Aiming to draw in customers accustomed to a traditional financing process, used-vehicle subscription company Fair is partnering with credit application platform provider RouteOne to connect customers to its offerings inside the dealership F&I office.
Fair said Wednesday that a new division of the company, Fair Indirect, will be available via RouteOne as an alternative to traditional financing sources for dealership customers interested in obtaining a vehicle subscription.
Many potential customers want to learn about various vehicle ownership models and financing options from inside the dealership, Craig Nehamen, co-founder and chief strategy officer at Fair, told Automotive News.
"Most customers start the process at the dealership, and they look at the car before they look at how they're going to get the car," Nehamen said. "It's really important for us to integrate ourselves ... into the traditional indirect financing flow and give the dealership the opportunity to allow customers to get Fair right there."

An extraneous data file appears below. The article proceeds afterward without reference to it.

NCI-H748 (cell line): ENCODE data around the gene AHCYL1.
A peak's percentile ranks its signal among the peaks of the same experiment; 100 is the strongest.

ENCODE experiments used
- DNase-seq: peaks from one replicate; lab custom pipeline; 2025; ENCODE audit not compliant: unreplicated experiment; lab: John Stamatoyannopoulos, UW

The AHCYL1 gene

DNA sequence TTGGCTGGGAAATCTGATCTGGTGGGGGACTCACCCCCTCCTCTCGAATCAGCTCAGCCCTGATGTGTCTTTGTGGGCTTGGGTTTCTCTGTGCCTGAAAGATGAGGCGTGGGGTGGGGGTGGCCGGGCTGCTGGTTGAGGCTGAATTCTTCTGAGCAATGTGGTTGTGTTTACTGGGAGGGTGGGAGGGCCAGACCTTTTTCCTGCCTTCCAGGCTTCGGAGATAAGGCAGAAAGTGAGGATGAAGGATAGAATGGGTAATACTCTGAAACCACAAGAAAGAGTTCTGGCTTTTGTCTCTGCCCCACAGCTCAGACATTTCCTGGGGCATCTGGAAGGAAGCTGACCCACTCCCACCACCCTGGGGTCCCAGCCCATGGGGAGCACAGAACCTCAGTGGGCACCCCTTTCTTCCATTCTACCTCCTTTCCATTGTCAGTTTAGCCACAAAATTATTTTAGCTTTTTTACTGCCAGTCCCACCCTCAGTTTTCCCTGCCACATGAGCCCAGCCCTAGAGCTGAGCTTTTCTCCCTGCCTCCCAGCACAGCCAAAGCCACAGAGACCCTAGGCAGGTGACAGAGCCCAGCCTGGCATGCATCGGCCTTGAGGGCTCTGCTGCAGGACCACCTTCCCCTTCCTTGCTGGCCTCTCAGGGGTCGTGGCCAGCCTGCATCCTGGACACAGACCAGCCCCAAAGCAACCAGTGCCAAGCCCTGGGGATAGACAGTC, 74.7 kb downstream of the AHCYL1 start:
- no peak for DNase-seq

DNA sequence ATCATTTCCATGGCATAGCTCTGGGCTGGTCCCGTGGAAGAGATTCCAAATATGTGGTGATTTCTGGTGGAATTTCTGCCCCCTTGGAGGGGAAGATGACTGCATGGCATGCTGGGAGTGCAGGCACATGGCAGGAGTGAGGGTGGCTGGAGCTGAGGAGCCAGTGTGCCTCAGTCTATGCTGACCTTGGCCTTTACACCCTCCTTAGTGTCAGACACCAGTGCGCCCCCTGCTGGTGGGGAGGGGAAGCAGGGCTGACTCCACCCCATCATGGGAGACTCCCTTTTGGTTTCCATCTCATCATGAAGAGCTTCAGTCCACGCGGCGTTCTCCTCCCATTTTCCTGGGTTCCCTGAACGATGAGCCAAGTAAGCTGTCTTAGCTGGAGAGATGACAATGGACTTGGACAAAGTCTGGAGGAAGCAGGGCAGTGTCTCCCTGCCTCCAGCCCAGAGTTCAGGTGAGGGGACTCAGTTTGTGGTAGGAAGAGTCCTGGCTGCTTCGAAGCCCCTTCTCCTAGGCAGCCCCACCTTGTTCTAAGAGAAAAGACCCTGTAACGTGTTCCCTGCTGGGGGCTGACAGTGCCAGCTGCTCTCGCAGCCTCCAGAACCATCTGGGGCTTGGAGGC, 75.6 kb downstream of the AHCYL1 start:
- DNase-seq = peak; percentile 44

With the integration, F&I managers can submit customer applications to Fair alongside traditional indirect financing sources simultaneously through RouteOne, Nehamen said. If a customer is approved through Fair, the dealership will receive a link it can send the customer to direct them to Fair's app and to find the exact vehicle they had decided upon. From there, customers can finalize the subscription process on Fair's site.
The integration, according to Nehamen, gives dealerships options to offer their customers — to finance their selected car through a loan or obtain the vehicle through a Fair subscription.
Fair Indirect won't charge dealerships fees for arranging the subscription deals, even for customers with bad credit.
Nearly 4,000 independent and franchised dealerships work with Fair today. Fair sources its vehicle inventory from manufacturers and dealerships.
The latest collaboration comes weeks after Fair acquired one of its competitors and secured a new credit line.
In September, Fair agreed to buy Ford Motor Co.'s vehicle subscription company, Canvas. It also in recent weeks has landed $650 million in new credit from three separate lenders — Ally Financial, Mizuho Bank and Silicon Valley Bank.
Ally Financial also agreed to invest in the company and become a minority shareholder of an undisclosed amount.